Congestion is a market situation where the demand of contract holders wishing to exit their existing positions exceeds the supply of willing participants wishing to enter into the offsetting position. It is a period of time when a stock trades either below resistance, above support or both. During times of congestion, contract holders may be forced into paying a premium or selling at a discount.
There are two primary ways in which analysts analyze securities: fundamental analysis and technical analysis. Good analysts know how to employ both. Fundamental analysis is said to help analysts determine what to buy, while technical analysis helps analysts determine when to buy it. Fundamental analysis studies the direction of business performance. If revenues and earnings are going up, it is a good indication the stock price will also go up in the future. Technical analysis, on the other hand, only looks at price. If the price is going up, it means the stock is in an uptrend. If the stock price is moving down, it means the stock price is in a downtrend, and technical analysts believe the trend is your friend. There is one other direction stock prices can go: sideways. Sideways price action is also known as congestion.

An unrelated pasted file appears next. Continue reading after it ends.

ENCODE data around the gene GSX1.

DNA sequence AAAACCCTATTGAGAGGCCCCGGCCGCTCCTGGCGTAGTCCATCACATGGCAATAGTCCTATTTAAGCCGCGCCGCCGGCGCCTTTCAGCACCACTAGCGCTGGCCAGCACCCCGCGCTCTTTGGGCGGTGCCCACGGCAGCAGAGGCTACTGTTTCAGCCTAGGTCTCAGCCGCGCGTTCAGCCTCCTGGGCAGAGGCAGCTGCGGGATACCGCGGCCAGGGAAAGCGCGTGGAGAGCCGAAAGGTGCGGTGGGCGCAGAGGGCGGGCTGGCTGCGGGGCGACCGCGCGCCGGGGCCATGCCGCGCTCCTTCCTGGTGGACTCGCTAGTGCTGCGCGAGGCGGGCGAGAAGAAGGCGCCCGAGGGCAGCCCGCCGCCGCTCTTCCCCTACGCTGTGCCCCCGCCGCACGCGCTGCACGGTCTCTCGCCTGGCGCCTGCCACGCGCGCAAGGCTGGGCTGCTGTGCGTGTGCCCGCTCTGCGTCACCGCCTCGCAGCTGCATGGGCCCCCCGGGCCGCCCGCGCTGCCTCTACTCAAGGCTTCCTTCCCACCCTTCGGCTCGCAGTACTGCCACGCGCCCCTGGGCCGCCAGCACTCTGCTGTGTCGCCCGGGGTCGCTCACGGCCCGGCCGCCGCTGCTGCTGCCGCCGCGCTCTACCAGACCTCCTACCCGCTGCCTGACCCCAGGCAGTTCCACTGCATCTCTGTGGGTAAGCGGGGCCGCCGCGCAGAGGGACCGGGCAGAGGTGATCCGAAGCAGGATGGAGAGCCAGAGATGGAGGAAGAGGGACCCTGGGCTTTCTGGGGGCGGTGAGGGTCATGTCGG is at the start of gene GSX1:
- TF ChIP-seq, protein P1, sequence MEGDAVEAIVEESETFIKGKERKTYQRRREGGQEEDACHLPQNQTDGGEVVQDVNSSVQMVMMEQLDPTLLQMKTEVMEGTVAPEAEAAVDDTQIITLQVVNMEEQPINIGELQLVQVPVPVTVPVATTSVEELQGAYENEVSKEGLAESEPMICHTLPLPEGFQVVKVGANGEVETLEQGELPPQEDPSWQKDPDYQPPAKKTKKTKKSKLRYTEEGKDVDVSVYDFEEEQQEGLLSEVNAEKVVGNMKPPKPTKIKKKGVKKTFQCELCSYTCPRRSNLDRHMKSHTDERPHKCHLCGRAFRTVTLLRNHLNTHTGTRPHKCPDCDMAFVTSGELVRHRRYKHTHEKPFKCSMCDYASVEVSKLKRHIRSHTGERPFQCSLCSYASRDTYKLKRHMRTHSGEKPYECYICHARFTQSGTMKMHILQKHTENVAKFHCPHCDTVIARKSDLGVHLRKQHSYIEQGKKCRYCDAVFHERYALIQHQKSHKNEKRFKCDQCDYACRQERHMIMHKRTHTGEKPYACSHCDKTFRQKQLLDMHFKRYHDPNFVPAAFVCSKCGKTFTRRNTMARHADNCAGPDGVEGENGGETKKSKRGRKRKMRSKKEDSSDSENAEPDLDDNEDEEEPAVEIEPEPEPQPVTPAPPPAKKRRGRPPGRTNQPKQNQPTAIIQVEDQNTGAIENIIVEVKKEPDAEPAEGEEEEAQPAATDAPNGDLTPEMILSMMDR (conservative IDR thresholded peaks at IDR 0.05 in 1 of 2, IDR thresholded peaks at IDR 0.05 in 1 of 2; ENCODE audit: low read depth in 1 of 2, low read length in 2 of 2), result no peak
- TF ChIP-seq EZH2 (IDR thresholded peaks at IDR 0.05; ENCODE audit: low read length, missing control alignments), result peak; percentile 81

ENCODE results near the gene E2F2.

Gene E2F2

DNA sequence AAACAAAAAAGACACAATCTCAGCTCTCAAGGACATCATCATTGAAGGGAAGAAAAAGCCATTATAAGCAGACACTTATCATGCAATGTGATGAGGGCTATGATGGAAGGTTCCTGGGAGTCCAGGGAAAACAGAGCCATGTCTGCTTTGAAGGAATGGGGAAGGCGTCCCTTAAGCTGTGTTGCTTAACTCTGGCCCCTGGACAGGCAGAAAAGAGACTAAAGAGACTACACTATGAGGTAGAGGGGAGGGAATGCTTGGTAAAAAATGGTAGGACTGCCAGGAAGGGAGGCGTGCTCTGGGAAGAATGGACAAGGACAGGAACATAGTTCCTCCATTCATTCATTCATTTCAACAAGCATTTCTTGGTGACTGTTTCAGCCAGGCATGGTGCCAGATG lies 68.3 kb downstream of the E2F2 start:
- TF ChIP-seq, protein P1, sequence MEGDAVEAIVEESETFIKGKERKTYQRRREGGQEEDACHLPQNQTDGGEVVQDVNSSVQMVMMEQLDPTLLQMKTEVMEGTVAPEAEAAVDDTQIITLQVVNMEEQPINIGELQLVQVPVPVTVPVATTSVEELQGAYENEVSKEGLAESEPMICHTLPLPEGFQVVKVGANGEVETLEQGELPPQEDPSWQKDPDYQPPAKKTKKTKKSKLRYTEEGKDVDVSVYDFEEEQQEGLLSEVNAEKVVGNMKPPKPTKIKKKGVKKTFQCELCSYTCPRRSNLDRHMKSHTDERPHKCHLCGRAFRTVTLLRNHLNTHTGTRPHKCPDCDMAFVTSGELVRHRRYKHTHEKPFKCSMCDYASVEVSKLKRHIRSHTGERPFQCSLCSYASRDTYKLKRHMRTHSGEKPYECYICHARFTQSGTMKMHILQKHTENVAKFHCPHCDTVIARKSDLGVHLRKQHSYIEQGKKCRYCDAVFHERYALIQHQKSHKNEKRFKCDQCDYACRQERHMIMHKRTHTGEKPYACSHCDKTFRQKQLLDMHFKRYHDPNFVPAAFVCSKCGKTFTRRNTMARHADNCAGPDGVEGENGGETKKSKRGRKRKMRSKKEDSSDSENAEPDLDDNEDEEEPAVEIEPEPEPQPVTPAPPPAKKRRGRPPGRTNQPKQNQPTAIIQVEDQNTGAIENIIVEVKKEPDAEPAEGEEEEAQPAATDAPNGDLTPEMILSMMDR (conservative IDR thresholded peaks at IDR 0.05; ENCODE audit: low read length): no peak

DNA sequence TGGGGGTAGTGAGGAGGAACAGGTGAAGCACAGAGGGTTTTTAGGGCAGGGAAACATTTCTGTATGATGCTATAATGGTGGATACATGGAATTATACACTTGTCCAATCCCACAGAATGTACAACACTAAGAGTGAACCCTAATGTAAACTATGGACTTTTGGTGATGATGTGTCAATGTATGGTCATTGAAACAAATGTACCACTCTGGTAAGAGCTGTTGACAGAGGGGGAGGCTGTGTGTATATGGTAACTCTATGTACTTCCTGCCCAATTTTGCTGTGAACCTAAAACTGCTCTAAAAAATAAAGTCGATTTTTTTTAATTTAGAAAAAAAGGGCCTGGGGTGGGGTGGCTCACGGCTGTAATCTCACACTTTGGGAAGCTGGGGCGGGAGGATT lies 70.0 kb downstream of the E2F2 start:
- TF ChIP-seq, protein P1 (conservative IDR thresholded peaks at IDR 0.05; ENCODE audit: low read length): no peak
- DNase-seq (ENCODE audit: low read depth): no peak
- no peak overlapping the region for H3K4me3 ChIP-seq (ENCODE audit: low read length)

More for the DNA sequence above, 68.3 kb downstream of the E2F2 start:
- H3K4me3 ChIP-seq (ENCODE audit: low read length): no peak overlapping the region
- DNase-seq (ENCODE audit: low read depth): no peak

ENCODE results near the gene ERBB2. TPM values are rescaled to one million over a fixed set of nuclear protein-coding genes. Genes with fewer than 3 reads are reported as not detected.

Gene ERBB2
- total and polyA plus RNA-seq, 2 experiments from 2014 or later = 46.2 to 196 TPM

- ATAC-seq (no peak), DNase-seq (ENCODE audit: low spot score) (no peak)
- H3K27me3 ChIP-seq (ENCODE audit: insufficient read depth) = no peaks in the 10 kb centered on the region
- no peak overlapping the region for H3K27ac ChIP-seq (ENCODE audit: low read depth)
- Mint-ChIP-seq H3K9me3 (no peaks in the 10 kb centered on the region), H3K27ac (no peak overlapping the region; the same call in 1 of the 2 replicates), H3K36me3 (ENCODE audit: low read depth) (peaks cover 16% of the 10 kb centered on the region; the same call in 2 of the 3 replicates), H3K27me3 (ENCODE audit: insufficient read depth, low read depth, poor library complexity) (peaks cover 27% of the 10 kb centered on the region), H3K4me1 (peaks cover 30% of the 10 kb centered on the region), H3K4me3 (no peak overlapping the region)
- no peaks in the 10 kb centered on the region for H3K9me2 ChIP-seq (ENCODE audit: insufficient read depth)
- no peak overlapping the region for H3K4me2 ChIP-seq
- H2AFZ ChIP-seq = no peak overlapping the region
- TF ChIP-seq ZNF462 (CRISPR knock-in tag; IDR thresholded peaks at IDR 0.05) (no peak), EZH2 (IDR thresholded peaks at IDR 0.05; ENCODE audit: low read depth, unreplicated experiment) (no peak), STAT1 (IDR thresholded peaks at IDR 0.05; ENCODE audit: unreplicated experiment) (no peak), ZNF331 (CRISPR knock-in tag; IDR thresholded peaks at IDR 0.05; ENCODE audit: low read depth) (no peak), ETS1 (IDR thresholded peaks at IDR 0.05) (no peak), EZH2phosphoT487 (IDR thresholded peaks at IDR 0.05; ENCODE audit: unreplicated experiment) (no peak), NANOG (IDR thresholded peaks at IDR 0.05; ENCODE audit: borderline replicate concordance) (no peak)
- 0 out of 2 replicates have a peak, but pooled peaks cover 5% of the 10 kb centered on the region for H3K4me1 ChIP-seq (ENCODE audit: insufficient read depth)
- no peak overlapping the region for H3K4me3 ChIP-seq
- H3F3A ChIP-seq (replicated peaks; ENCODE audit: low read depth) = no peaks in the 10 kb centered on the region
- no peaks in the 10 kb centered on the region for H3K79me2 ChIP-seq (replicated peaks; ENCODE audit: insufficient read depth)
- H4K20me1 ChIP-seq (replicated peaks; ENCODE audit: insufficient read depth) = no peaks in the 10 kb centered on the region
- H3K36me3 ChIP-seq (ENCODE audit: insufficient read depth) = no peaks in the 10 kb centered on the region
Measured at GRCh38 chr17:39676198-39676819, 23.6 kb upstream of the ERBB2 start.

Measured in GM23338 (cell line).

Technical analysis is based on many different theories, one of which is auction theory. Auction theory says there are a number of buyers and sellers in the market at any given time, and the price of a stock depends on the strength of the buyers and sellers. If buyers are stronger, the stock price goes up. If sellers are stronger, the stock price goes down. If there is a balance, that is, if sellers are just as active and strong as buyers, the price stands still and tends to trade within a tight range. This range is referred to as an area of congestion by technical analysts.
Congestion in the literal sense might refer to traffic, too many cars in the same highway or too many pedestrians on a hiking trail. For technical analysts, congestion refers to too many buyers and sellers. The room is so full, the price does not move. As some of the buyers begin to move out, sellers take over the price and the price goes down until it reaches another congestion area, or vice versa. Prices can trade in a congested area for an extended period of time before breaking out up or down, so most traders do not like to trade these areas until they see a price break.